Ethical Considerations and Applying Design Principles Ethical Considerations As a programmer you have to think about ethical issues that may appear in our user interface design. I believe we should think about these ethical issues early in the design process, even before building a prototype or developing the interface. The requirements should cover ethical issues. Ethical concerns raised by features of the system should be considered in the very first phases of systems development. If ethics are taken into account as an afterthought, the new system may break a number of ethical principles and may be very difficult and costly to modify.
If we practice these concepts, ethical concerns should help us shape future system’s environments. In this particular system I can find and describe a few examples where ethical concerns have to be taken into account. Privacy The first concern for my system will be the customer’s privacy. My system will be storing data related to the customer like: Name, location and phone number. This data has will have to be private but in this case this data has to be shared with more than one person in order to solve a reported issue. Customer concern over privacy may lead software designers to redesign software, and, of course, at a cost.
This example brings up a different issue that could be used as a requirement. The system should include a mechanism that deals with user’s personal information and the user has to be aware that his information is being stored. Personal information should be dealt carefully. Designers should be better warned about the risks of a system dealing with user’s personal information as is the case with most personal digital assistants today. Software Reliability I think because of the large number of interacting components, even in a basic system, hardware and software are prone to errors and bugs which are difficult to correct.
It is better to aim at building software product from smaller software parts (or components) put together. This has some definitive advantages from a design point of view. Small pieces can be designed to be highly reusable across a variety of software projects, thus reducing development time and cost. We can see this method in Java or OpenDoc as examples of this approach. However, one may wonder at the implications of this approach with regard to software reliability. Increasing the number of components increases the complexity of software and thus the un-foreseeable or unwanted interactions between components.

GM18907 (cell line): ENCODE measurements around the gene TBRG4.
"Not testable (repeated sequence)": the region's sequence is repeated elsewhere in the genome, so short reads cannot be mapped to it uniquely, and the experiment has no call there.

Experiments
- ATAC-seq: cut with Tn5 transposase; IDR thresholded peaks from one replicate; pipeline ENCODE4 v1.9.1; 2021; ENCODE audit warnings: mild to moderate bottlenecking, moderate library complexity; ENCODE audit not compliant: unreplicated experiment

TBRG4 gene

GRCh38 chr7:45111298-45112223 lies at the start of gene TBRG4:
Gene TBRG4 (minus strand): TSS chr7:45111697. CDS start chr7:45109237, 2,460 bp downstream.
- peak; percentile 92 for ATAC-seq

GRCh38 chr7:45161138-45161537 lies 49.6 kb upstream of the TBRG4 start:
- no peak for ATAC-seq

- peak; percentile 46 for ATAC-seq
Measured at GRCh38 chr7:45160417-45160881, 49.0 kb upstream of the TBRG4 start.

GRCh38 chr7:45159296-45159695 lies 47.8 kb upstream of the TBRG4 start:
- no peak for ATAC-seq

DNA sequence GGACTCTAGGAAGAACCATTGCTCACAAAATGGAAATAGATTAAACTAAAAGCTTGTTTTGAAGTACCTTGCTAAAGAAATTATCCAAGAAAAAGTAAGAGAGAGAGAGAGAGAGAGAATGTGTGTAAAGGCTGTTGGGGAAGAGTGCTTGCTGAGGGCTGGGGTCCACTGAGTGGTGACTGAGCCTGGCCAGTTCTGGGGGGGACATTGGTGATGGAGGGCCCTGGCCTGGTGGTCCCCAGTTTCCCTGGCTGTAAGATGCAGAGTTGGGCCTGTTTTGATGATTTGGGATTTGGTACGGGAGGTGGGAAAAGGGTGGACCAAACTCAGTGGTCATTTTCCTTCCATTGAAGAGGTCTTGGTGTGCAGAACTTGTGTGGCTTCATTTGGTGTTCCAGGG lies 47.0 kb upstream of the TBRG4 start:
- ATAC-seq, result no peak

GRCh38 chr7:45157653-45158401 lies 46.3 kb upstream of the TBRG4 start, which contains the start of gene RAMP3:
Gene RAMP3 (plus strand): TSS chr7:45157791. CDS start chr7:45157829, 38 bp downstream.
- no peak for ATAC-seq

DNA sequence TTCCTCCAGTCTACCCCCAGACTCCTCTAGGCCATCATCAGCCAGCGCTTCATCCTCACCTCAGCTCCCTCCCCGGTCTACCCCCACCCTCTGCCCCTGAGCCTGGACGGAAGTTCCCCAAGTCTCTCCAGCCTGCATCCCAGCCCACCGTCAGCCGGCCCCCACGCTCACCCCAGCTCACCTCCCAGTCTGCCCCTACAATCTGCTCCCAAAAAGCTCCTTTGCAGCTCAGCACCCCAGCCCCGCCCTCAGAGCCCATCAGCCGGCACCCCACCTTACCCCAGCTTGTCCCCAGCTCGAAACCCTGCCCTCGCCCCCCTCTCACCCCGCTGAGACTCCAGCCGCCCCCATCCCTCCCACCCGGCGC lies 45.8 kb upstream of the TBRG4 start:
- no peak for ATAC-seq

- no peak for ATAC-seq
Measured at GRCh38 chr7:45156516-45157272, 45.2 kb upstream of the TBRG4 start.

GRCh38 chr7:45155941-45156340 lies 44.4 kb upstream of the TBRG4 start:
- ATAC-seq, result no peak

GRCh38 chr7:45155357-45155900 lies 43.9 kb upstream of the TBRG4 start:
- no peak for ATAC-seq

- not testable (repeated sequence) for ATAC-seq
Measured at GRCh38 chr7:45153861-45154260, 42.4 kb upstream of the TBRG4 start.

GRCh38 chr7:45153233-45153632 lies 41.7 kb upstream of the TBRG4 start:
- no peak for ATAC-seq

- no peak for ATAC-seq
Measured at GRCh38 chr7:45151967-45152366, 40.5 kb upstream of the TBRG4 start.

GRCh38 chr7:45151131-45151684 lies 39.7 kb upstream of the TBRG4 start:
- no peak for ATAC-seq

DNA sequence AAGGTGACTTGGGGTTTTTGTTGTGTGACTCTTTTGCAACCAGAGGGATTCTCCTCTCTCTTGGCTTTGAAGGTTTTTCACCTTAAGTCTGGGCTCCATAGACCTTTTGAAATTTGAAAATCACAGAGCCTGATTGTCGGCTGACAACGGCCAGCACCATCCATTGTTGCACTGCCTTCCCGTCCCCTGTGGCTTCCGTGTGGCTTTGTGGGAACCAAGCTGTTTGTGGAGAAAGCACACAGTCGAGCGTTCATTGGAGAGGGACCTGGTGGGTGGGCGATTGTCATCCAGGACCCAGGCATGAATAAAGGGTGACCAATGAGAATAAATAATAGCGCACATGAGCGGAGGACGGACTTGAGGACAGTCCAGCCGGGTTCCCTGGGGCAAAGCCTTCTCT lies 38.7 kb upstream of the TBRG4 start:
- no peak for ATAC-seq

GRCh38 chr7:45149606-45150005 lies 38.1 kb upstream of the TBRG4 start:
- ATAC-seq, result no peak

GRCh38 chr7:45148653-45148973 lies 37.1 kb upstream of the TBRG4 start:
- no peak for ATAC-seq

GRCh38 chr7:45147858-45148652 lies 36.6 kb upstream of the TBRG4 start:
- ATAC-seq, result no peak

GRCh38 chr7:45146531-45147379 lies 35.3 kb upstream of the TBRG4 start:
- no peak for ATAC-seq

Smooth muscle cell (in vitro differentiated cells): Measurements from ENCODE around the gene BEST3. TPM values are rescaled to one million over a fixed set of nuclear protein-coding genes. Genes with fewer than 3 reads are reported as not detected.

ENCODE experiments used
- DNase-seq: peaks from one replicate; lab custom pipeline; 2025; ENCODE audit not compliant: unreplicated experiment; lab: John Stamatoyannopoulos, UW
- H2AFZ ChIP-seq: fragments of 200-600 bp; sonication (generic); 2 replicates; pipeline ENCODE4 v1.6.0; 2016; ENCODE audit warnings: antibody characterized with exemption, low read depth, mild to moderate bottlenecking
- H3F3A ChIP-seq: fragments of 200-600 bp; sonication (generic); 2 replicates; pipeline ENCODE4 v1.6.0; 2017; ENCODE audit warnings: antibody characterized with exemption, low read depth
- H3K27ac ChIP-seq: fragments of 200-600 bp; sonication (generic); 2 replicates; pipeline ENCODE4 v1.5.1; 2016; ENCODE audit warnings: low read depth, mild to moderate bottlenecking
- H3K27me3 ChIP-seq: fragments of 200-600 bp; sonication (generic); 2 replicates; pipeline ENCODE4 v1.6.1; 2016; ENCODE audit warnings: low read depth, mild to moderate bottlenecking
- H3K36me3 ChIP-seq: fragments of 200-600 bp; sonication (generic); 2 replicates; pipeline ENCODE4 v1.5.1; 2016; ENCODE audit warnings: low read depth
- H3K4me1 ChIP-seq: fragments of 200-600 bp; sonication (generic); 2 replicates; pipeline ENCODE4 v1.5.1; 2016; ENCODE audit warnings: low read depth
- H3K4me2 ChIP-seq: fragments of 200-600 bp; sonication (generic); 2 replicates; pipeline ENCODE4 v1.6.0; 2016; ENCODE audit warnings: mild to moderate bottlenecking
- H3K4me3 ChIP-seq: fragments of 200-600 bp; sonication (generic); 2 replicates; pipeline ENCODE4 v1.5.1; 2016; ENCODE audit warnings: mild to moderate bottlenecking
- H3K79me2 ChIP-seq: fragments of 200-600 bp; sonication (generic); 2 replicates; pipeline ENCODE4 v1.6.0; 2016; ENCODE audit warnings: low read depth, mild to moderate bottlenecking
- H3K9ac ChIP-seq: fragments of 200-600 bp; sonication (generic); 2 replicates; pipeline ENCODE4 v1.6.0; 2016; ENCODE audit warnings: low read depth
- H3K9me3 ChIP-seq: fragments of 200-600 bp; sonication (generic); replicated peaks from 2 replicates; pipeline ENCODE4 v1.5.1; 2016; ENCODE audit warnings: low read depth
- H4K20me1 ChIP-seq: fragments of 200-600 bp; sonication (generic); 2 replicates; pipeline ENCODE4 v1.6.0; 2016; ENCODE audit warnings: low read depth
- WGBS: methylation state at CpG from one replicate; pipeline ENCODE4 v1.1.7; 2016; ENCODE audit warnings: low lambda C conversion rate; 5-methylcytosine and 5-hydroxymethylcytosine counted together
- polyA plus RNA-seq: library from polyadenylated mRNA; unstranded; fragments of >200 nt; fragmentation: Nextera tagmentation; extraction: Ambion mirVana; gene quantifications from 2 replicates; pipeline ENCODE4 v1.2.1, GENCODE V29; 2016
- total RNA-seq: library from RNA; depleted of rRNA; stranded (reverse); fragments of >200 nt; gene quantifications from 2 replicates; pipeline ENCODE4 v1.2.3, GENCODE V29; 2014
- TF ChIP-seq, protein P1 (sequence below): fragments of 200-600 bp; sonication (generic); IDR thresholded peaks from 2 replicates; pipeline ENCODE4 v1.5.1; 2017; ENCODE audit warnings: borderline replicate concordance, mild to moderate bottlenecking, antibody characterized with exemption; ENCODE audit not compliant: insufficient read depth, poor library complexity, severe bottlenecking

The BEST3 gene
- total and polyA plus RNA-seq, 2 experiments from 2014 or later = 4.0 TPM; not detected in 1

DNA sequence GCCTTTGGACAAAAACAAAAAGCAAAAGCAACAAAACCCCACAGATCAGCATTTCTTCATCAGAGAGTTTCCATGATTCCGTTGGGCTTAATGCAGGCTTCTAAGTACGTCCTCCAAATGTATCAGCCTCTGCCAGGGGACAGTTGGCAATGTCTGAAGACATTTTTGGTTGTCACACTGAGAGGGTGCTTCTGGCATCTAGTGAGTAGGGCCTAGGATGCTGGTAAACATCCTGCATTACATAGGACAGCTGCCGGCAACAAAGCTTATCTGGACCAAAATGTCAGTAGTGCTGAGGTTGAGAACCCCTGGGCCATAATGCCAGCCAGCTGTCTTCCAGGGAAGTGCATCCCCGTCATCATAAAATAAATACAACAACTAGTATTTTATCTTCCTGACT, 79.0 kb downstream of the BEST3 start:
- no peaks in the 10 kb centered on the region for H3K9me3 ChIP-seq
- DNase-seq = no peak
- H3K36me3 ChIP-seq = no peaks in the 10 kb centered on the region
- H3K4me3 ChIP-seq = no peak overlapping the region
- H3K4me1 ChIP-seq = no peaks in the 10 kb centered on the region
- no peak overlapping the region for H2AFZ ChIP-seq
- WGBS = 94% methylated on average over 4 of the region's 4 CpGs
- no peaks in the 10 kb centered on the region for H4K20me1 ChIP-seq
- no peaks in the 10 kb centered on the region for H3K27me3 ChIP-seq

It is hard to deny the clear advantages of the component software approach: it allows reusability of ready to use software components and facilitates standardization of software. However, we believe it is misleading to advocate this approach for cost reasons. If component software actually cuts software coding costs, it requires a much more thorough testing approach and thus costs a lot more in testing. We should emphasize that software testing and stronger software design practices are the only key to software reliability. In my system is imperative that the software has been tested and the coding is reliable as well as the efficient.
It is always better to invest a little more money at the beginning that spending much more money at the end when the system crash. The ethic of this is that we have to develop systems that are reliable for our customers instead of doing a vague job to save some money.
References Heim, S. (2008). The resonant interface: HCI foundations for interaction design. Boston: Pearson-Addison-Wesley. Knight, John. (2009). Ethical Design: Birmingham, UK: from http://biblioteca. clacso. edu. ar/ar/libros/raec/ethicomp5/docs/htm_papers/36Knight,%20John. htm Derowitsch, Rachel (2000, August). PC ethics 101. Computing Basics, 11, 56-57